Oct 16, 2017 | By Tess
Last year, we wrote about how Japanese electronics company Casio was developing a 2.5D printing technology which would allow users to easily print embossed, textured surfaces on paper. Now, Casio has finally unveiled its 2.5D printer, a machine called Mofrel, and recently demonstrated the novel technology at the CEATEC event in Japan.
While it is hard to define what 2.5D printing is—where exactly is the line between 2D and 3D printing?—Casio has taken up the name to describe its new Mofrel printer, which uses a multi-step printing process and special paper to create full-color, textured images.
The company says its 2.5D printing system will have applications in a number of industries, such as the automotive sector, where the printing can be used to create car interior prototypes, as well as the textile industry, as the printer is well suited for recreating patterns and textures of various materials, such as leather and fabrics.
How exactly does Casio’s Mofrel printer work? Firstly, the technology relies on a special type of paper which is made up of several layers, including a base paper layer, a foam layer, and a top inkjet layer. The foam layer is key to the process, as it contains thermally expandable plastic microcapsules which expand when exposed to heat.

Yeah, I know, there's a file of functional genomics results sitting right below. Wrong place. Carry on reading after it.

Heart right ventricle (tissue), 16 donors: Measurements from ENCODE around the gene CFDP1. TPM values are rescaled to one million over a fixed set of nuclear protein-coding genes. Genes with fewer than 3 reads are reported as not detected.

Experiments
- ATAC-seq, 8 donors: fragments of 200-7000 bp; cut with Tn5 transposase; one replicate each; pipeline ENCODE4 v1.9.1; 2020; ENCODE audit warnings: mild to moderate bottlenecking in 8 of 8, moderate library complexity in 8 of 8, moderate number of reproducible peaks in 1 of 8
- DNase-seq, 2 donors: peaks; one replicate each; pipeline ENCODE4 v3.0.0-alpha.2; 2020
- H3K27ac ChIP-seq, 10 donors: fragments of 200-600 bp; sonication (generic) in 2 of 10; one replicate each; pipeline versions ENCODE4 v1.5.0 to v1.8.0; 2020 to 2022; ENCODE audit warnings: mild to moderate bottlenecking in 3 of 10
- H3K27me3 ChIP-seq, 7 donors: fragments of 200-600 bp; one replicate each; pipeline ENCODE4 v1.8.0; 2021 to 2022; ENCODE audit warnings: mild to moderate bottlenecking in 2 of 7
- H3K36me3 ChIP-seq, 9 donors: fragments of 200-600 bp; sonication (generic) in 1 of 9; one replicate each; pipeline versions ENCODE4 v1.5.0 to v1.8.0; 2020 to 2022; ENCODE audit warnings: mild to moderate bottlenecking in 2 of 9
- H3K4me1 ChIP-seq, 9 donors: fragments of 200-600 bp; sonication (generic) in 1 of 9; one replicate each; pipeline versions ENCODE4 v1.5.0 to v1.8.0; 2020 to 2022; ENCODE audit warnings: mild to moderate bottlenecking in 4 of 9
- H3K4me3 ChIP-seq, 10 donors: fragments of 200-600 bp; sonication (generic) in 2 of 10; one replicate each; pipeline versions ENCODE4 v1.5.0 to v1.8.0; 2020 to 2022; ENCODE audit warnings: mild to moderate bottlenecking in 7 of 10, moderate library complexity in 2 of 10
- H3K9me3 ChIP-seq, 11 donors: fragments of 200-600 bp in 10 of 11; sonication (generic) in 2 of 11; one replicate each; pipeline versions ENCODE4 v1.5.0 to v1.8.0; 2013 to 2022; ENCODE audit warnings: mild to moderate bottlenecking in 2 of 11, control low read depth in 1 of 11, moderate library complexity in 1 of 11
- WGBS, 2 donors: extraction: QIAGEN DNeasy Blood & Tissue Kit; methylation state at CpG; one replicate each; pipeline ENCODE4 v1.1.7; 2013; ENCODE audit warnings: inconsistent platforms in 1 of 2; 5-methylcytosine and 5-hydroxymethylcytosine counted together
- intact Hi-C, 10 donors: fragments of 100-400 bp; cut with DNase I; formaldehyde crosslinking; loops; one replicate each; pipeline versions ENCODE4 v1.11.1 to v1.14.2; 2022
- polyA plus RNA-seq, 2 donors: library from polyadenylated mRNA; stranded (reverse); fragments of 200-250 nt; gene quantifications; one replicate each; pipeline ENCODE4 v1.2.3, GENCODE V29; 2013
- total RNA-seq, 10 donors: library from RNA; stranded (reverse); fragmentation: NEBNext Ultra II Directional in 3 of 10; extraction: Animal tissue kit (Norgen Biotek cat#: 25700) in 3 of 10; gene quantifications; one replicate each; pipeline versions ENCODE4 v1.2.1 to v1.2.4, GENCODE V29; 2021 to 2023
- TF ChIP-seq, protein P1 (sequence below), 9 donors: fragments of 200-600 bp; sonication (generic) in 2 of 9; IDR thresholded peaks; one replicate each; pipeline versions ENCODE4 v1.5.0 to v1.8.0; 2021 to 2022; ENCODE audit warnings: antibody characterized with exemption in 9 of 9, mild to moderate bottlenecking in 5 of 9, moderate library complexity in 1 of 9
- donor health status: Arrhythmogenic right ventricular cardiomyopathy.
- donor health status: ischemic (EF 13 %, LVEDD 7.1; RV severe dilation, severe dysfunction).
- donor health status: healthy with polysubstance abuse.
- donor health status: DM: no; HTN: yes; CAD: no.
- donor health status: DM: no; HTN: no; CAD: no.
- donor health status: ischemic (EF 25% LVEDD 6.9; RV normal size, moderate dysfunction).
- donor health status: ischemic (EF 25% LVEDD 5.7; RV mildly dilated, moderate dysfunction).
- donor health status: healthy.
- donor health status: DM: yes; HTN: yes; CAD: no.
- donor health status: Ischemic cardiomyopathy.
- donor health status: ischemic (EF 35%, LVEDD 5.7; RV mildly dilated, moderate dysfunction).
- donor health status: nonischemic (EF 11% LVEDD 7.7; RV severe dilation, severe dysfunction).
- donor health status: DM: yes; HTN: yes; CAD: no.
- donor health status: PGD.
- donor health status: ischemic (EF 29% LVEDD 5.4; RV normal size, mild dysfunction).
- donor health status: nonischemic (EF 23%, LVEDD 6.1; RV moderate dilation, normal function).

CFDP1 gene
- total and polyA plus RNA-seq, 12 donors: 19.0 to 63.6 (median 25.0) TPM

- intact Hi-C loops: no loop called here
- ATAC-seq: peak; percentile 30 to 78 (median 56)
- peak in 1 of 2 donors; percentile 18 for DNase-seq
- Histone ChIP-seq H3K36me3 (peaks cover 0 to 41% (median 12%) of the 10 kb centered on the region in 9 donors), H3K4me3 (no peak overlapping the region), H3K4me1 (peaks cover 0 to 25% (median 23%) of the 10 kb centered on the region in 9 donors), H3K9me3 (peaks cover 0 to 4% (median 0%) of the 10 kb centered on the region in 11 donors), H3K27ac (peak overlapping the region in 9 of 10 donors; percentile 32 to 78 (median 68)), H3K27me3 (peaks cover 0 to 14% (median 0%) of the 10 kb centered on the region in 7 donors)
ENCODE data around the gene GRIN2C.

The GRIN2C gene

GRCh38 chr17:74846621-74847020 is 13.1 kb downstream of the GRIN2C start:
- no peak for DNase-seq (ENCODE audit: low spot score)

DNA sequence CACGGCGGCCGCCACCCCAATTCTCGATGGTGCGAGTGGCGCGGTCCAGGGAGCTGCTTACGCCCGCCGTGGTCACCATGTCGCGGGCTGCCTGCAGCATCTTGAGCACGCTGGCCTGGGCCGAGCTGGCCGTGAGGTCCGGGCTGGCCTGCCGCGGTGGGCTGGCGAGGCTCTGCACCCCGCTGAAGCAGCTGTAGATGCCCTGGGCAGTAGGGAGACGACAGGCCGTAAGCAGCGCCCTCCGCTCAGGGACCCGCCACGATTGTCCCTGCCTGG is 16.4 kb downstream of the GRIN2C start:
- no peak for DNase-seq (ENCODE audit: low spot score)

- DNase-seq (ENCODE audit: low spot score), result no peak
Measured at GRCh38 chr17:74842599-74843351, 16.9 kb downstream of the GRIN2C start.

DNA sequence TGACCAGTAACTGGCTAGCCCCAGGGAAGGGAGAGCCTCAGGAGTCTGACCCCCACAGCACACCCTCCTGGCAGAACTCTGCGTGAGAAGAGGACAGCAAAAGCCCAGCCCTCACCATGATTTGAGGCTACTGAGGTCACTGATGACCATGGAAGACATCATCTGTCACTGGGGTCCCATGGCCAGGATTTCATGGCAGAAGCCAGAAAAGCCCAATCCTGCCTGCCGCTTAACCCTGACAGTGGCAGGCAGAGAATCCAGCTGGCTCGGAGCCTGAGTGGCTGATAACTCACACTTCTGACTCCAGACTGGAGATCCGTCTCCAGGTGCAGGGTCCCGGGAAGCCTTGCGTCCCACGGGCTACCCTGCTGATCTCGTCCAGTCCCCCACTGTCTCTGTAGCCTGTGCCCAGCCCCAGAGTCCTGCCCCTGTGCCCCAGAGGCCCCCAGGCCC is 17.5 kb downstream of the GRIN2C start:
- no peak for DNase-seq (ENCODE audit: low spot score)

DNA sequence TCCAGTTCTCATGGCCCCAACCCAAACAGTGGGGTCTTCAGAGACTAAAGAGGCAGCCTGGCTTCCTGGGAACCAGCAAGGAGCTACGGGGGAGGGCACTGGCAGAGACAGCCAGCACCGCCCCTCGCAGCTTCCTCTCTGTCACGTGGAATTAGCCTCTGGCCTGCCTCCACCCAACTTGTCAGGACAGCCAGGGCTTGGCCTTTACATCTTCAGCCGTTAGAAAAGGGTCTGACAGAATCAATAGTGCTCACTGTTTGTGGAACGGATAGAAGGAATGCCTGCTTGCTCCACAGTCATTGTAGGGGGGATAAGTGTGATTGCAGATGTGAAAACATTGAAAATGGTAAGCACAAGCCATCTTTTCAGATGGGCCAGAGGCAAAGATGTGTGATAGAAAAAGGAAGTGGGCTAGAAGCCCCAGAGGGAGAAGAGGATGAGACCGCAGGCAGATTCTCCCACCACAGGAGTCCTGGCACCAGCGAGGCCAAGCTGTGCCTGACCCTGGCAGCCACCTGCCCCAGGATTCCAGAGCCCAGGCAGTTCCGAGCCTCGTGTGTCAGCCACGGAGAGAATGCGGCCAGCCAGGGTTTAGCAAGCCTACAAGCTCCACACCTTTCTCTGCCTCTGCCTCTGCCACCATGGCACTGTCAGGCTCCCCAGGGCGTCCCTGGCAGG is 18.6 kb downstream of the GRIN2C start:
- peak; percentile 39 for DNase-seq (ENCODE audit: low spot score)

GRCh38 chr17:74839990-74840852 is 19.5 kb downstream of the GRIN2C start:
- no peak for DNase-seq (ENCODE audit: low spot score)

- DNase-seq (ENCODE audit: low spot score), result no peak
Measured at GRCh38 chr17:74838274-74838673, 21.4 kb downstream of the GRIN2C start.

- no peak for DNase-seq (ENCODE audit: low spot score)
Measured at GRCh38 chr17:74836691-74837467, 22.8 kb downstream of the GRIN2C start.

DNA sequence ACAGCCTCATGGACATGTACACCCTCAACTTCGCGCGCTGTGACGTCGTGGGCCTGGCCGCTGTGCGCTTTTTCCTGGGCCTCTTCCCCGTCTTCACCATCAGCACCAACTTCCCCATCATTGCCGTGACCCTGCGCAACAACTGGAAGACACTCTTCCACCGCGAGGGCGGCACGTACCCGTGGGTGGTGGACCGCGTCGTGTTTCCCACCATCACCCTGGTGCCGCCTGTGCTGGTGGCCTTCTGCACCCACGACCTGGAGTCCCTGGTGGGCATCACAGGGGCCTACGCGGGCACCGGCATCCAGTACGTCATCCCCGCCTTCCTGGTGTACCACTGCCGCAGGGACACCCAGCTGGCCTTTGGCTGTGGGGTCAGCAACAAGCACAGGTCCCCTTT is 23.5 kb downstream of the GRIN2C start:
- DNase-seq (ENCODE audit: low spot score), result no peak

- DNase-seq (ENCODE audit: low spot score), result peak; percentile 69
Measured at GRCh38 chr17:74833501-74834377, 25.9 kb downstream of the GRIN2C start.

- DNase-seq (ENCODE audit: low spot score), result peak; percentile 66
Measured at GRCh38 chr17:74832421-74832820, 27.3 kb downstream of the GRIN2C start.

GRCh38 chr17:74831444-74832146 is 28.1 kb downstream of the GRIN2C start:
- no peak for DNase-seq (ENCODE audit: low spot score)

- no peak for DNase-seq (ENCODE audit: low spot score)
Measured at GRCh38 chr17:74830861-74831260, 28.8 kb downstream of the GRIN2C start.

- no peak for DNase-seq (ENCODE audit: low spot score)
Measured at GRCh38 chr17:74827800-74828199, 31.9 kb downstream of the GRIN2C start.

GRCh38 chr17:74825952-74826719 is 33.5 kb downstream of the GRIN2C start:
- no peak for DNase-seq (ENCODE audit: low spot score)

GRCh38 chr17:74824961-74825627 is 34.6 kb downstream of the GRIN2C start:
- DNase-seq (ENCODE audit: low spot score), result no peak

In simple terms, once a user has a desired pattern and texture they want printed, they feed the paper into the Mofrel machine which prints said pattern onto the back of the page using an infrared and heat-absorbing black ink. Next, the paper can be reinserted into the printer (with the opposite side facing up) and the full-color print will be made.
The final stage is to apply heating to the back of the page, a step Casio calls “forming,” which causes the middle foam layer to expand according to the heat-absorbing grayscale pattern on the paper’s back.
Casio also points out that it is possible to vary the amount the foam expands simply by varying the degree of ink used in the grayscale print, though users shouldn’t have to worry too much about this step as Casio has developed a program which generates the grayscale data automatically based off the 3D design.
While the Mofrel 2.5D printing system may fall closer to the 2D side of printing technology, Casio’s technology still seems like a handy way to create texturally and visually realistic surfaces for prototyping purposes. We could even see the printer being used to create surfaces to be stuck on 3D printed prototypes to give clients an accurate picture of what a final product will look and feel like.
Posted in 3D Printer
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